Spontaneous Knotting Of Suprapubic Catheter – A Rare Complication And A Rare Cause Of Retained Suprapubic Catheter.”
M Mir, B Bali, W Hamza
knotting of catheter., retained catheter, suprapubic catheter
M Mir, B Bali, W Hamza. Spontaneous Knotting Of Suprapubic Catheter – A Rare Complication And A Rare Cause Of Retained Suprapubic Catheter.”. The Internet Journal of Urology. 2012 Volume 9 Number 2.
We report a case with retention of suprapubic catheter due to its spontaneous true knotting which is a rare complication and a rare cause of retained suprapubic catheter. The rare complication of intracystic knotting of catheters can be avoided by having thorough anatomical knowledge and meticulous technique of catheterization and decatheterization.
Urinary bladder catheter complications may include allergic reaction to the catheter material, Haematuria, infection, septicemia stone formation and urinary bladder perforation. Hence, urinary bladder catheterization is associated with minor complications like allergic reaction to major complications like urinary bladder perforation1. However, rare complications like fractured catheter and retained catheter may also occur. A retained catheter may be due to encrustation on the catheter and failure to deflate the balloon. A rare cause of the retained catheter is the spontaneous true knotting of the catheter on itself2 as is also found in our case. Sometimes there may be knot with the two catheters each other in case there is either urethral and suprapubic or suprapubic and ureteric or urethral and ureteric catheters3,4,5.
A 37 year old rural married male from north Kashmir, with past history suggestive of road traffic accident with urethral trauma presented with acute retention of urine with retained suprapubic Foley’s catheter. The patient was unable to pass urine through previously traumatized urethra. General physical examination of the patient was normal. Abdominal examination revealed urinary bladder filled with urine. An attempt to deflate the catheter bulb failed. Ultrasonography revealed a full urinary bladder with intact inflated bulb of catheter. The bulb was punctured under ultrasonographic guidance but catheter could not be removed. The patient was shifted to the emergency theatre, suprapubic cystostomy widened with the knife under local lidocaine infiltration anesthesia and the suprapubic catheter removed with the knotting on itself at the intracystic part of the catheter (figure 1 and 2). Another suprapubic catheter placed and secured. The patient was discharged from hospital on the second post operative day after observation for other complications.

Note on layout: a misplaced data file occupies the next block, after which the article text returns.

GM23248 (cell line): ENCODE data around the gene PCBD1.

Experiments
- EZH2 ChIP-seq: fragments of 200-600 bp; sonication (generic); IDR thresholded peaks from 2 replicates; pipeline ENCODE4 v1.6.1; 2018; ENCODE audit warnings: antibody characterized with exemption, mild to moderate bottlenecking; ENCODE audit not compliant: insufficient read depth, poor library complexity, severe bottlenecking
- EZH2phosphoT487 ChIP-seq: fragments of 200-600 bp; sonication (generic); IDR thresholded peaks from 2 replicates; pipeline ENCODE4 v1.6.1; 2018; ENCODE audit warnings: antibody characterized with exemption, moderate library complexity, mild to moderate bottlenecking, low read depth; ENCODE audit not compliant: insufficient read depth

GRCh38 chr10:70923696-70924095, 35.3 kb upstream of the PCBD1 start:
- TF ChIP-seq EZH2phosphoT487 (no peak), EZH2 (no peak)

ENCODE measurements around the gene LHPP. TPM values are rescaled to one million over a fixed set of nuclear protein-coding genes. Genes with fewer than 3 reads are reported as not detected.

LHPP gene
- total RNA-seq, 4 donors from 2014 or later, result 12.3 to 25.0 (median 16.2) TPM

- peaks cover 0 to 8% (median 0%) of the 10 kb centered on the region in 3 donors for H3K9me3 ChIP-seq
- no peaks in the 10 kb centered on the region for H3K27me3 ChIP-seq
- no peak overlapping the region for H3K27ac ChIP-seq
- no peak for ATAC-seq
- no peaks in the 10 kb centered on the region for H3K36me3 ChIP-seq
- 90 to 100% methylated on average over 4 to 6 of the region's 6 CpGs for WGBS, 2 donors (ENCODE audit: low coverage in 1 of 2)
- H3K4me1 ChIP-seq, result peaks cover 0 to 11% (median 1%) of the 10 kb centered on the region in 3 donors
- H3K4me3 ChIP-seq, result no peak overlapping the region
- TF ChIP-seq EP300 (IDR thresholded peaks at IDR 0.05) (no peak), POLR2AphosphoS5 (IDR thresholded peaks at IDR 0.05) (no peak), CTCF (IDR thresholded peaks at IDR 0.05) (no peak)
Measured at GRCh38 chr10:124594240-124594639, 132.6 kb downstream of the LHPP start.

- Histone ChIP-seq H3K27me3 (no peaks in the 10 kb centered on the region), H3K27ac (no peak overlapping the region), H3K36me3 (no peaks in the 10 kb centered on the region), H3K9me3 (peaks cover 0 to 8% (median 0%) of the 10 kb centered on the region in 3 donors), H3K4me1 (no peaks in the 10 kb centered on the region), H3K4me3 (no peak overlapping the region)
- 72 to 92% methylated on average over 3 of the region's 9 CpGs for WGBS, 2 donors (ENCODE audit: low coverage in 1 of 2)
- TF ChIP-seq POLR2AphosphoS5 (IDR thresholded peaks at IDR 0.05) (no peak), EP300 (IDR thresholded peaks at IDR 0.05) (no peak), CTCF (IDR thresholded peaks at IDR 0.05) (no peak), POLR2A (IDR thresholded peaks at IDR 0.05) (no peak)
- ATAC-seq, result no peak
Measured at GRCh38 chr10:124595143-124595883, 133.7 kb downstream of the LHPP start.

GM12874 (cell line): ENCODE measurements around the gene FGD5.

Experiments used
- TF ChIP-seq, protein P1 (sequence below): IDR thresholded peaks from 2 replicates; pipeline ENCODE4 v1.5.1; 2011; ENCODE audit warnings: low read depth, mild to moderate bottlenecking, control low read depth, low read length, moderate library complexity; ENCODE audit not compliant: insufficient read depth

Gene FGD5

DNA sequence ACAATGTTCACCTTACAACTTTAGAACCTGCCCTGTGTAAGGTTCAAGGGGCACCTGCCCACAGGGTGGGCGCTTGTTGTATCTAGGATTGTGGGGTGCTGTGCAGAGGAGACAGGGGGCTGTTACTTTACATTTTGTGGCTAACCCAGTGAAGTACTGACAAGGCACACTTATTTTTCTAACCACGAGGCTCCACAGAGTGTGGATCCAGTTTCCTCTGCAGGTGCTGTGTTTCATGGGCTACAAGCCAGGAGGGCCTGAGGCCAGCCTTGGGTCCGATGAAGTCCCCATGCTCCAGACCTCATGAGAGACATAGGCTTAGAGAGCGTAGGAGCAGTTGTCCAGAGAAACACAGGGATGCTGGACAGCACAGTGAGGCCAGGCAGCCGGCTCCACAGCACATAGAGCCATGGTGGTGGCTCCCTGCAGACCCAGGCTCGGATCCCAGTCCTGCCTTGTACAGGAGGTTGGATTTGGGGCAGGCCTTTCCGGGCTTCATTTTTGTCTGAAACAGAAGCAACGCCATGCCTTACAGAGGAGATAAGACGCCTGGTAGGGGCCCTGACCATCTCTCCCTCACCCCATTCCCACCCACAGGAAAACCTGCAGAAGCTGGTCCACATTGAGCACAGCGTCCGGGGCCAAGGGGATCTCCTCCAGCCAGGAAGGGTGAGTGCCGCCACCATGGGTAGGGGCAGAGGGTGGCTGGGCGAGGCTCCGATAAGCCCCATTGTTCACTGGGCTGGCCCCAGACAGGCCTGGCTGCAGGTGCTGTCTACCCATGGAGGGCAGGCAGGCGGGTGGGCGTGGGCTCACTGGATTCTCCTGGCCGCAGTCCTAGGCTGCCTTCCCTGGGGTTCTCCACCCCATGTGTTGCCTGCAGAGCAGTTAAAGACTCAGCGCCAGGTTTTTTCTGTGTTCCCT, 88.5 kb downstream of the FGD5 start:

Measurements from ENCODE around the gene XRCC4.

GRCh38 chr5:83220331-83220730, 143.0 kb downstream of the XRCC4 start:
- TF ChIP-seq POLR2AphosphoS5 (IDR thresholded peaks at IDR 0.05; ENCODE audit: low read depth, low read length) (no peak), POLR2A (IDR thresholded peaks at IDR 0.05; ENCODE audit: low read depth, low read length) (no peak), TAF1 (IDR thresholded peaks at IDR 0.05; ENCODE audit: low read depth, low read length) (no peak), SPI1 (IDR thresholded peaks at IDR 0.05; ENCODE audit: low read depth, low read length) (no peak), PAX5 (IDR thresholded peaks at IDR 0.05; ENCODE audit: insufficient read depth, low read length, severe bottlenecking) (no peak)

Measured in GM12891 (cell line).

Spontaneous knotting usually occur with smaller size less than 10 F catheters and more than 10cm intravesical catheter length and hence, suprapubic catheters and per urethral catheters in females are at more risk of knotting. Knotting of catheter is a rare complication with an estimated incidence of 0.2 per 100000 catheterizations6. Only about 40 cases have been so for reported in world literature7,8. Catheter knotting not only complicates an otherwise simple procedure, but also incur additional physical and financial burden on the patient and additional non invasive procedure for the removal of retained knotted catheter is needed. The possible mechanism behind a catheter knotting is the excessive length of more than 10 cm of the catheter in the bladder forming a coil. When bladder decompresses the catheter end loops through the coil and counter traction at removal of catheter tighten the coil ending up in a knot7,9. In the literature review the common factor in all the cases was excessive intravesical length of the catheter7,9. Water-current generated by the flow of urine appears to play an important role in the pathogenesis of catheter knotting7.
The rare complication of intracystic knotting of catheters can be avoided by having thorough anatomical knowledge and meticulous technique of catheterization and decatheterization.